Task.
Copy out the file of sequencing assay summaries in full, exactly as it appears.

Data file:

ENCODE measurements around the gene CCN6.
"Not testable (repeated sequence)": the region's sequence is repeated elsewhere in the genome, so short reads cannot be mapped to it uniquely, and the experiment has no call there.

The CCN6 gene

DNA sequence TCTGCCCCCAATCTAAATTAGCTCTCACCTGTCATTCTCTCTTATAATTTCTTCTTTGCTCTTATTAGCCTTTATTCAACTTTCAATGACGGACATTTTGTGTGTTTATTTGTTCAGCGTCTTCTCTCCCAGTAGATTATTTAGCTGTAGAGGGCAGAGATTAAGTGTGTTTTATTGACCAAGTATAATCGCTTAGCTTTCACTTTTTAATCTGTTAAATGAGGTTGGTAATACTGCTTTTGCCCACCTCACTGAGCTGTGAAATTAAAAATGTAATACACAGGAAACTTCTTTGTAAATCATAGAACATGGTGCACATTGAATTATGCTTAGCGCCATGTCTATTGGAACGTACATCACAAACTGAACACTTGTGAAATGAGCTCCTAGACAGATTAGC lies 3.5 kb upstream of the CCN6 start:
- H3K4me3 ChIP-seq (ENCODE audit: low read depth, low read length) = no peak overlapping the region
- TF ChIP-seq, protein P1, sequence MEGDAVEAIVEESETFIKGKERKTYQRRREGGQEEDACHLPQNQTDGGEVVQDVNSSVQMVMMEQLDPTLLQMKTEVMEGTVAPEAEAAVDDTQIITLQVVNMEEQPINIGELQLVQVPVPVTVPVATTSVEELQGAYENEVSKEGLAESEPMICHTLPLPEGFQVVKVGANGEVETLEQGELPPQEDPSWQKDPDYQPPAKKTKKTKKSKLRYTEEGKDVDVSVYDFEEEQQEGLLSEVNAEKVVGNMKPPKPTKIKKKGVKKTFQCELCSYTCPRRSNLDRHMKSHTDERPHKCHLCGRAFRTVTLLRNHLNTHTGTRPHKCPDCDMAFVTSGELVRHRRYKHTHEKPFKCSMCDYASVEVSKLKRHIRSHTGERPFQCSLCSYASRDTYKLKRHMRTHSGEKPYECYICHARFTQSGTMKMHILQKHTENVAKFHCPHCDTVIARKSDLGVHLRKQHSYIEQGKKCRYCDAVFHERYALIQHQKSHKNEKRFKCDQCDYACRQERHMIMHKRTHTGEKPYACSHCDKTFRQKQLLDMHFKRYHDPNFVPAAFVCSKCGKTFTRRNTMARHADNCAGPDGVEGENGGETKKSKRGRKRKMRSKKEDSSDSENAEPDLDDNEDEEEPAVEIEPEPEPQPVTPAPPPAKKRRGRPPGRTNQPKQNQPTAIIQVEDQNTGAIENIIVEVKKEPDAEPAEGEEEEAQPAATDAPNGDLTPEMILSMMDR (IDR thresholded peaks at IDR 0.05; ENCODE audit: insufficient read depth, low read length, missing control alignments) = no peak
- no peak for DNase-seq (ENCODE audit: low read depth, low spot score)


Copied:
ENCODE measurements around the gene CCN6.
"Not testable (repeated sequence)": the region's sequence is repeated elsewhere in the genome, so short reads cannot be mapped to it uniquely, and the experiment has no call there.

The CCN6 gene

DNA sequence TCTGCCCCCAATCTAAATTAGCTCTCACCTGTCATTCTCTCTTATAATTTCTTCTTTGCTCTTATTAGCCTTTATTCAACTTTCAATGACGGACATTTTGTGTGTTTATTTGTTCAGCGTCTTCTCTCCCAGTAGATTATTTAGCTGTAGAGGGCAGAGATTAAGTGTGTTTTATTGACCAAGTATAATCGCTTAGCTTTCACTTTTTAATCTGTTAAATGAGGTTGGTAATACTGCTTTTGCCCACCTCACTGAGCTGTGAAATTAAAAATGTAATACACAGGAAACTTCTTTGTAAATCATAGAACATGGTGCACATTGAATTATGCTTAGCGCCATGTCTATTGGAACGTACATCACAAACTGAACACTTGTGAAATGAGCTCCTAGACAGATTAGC lies 3.5 kb upstream of the CCN6 start:
- H3K4me3 ChIP-seq (ENCODE audit: low read depth, low read length) = no peak overlapping the region
- TF ChIP-seq, protein P1, sequence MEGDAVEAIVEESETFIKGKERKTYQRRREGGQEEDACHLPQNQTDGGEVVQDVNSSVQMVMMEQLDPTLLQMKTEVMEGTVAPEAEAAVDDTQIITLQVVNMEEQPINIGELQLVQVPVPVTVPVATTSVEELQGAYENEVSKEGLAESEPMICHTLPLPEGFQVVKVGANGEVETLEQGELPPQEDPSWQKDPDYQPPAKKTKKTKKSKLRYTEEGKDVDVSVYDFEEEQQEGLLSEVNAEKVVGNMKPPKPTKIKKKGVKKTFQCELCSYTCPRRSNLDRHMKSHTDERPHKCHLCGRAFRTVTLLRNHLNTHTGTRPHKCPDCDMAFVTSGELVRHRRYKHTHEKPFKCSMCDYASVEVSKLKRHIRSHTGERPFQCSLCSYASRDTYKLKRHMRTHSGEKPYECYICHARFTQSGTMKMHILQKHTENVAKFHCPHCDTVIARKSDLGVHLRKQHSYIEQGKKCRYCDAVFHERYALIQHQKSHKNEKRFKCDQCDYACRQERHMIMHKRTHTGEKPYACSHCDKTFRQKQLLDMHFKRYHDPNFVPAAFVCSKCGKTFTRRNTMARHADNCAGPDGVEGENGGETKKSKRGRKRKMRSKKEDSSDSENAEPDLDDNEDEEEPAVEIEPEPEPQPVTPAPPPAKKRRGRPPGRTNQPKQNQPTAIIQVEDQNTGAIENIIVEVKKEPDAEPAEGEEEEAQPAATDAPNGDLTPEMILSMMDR (IDR thresholded peaks at IDR 0.05; ENCODE audit: insufficient read depth, low read length, missing control alignments) = no peak
- no peak for DNase-seq (ENCODE audit: low read depth, low spot score)